I ran away from home once to the nearby Bell Theatre, where I often viewed musicals and comedies with my family. I wanted to escape from quarrels, to find in the dark a life as shimmering as the stars.
The Sound and the Fury with Yul Brynner and Joanne Woodward was playing that night. Before long, my father came to take me home. I was eleven, too young to flee my family. He rescued me, as he would later, while away in school, sending me cash folded into his letters.
My father resisted my mother as well: Thanksgiving he refused to eat her green peas and mushrooms, dubbed them buckshot and devil umbrellas— word play an antidote to bickering.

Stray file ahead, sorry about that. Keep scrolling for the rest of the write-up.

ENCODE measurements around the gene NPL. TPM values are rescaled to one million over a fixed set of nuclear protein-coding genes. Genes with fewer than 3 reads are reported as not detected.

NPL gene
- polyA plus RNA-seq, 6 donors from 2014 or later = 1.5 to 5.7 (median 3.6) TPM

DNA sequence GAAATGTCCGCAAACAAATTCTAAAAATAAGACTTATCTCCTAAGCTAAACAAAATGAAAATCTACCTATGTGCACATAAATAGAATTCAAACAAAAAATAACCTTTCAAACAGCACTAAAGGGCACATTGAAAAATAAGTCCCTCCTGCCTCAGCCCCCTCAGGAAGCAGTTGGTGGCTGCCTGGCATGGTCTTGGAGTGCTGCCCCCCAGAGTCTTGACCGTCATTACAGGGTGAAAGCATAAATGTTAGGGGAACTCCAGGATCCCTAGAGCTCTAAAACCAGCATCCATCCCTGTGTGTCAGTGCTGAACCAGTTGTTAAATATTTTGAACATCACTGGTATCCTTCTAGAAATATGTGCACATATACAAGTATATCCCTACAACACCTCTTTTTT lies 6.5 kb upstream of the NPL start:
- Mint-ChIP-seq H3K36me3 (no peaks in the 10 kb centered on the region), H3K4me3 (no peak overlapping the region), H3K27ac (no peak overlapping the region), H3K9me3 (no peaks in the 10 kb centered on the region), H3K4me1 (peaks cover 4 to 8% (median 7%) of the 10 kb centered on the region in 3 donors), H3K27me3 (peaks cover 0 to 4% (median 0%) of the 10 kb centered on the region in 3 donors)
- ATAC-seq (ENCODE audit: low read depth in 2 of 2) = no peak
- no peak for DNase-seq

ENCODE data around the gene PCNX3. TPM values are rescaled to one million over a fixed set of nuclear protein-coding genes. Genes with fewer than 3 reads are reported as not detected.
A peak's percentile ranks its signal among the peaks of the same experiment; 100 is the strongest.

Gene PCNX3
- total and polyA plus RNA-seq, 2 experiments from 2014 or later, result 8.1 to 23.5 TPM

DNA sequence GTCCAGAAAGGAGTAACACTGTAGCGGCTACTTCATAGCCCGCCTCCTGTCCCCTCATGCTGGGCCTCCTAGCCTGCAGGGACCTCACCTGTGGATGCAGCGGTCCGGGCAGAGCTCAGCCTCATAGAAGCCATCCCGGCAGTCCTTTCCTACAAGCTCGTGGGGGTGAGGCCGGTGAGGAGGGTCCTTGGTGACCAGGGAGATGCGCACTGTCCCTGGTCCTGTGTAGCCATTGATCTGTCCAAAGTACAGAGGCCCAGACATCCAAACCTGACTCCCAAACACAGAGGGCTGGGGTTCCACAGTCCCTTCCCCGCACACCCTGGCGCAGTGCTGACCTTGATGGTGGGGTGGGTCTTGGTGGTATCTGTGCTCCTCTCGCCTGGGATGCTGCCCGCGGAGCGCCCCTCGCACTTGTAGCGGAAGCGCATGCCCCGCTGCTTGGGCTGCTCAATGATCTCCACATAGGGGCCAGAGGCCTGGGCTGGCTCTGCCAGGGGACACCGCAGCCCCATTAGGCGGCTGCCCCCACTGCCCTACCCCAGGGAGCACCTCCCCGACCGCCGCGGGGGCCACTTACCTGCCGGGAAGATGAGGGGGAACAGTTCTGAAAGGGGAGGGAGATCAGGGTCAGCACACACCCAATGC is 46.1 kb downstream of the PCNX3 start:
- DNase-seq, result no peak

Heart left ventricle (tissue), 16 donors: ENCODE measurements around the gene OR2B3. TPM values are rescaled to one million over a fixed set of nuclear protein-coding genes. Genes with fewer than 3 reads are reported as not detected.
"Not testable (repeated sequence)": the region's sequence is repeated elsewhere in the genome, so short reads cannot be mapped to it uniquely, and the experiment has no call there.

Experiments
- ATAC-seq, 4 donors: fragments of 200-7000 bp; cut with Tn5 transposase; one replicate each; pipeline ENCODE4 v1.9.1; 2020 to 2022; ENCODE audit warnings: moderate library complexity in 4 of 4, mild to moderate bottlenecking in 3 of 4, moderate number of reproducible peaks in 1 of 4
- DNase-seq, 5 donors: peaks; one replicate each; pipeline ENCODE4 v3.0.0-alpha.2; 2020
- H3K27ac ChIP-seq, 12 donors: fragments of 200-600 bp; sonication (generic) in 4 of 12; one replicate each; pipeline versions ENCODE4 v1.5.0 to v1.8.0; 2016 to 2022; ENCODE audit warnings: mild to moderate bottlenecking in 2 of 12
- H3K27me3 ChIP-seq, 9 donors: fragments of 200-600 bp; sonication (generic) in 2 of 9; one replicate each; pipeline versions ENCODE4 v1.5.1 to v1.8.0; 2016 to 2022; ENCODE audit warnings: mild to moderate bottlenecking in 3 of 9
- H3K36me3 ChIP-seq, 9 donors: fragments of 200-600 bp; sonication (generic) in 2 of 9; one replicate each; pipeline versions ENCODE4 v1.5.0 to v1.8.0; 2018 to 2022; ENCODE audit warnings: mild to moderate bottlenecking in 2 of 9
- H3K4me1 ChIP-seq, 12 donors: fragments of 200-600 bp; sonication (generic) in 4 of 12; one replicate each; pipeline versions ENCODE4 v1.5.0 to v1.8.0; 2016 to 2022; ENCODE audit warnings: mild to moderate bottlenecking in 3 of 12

Years on, I taught Faulkner’s novel, remembered the night my father took me home, his small notes on the underside of silver paper lining his cigarette packs.
My father awoke blind at age seven, casualty of a viral infection. With his sight restored six weeks later, lessons had been etched in his vision. When his children were born, he added names as rich as chocolate over cream: Joy, the eldest, was his Piggy; Laurene he called Boosie; Duckle Dunn he dubbed me.
Sometimes I thought we were as feeble as Chinese maidens, foot-bound to home, yet when he broke his ankle, he filled his days as my playmate, trimming paper dolls to please me. He didn’t intend to cripple, spent himself in ways my mother couldn’t imagine.
What later disabled his dreams, birthed his despair? Phone calls to beg orders for the oysters he peddled after his business failed? Brothers who betrayed by siphoning customers? How I learned to resent his failures: the overdue rent, unpaid bills. Only grief when he died could stir me to see.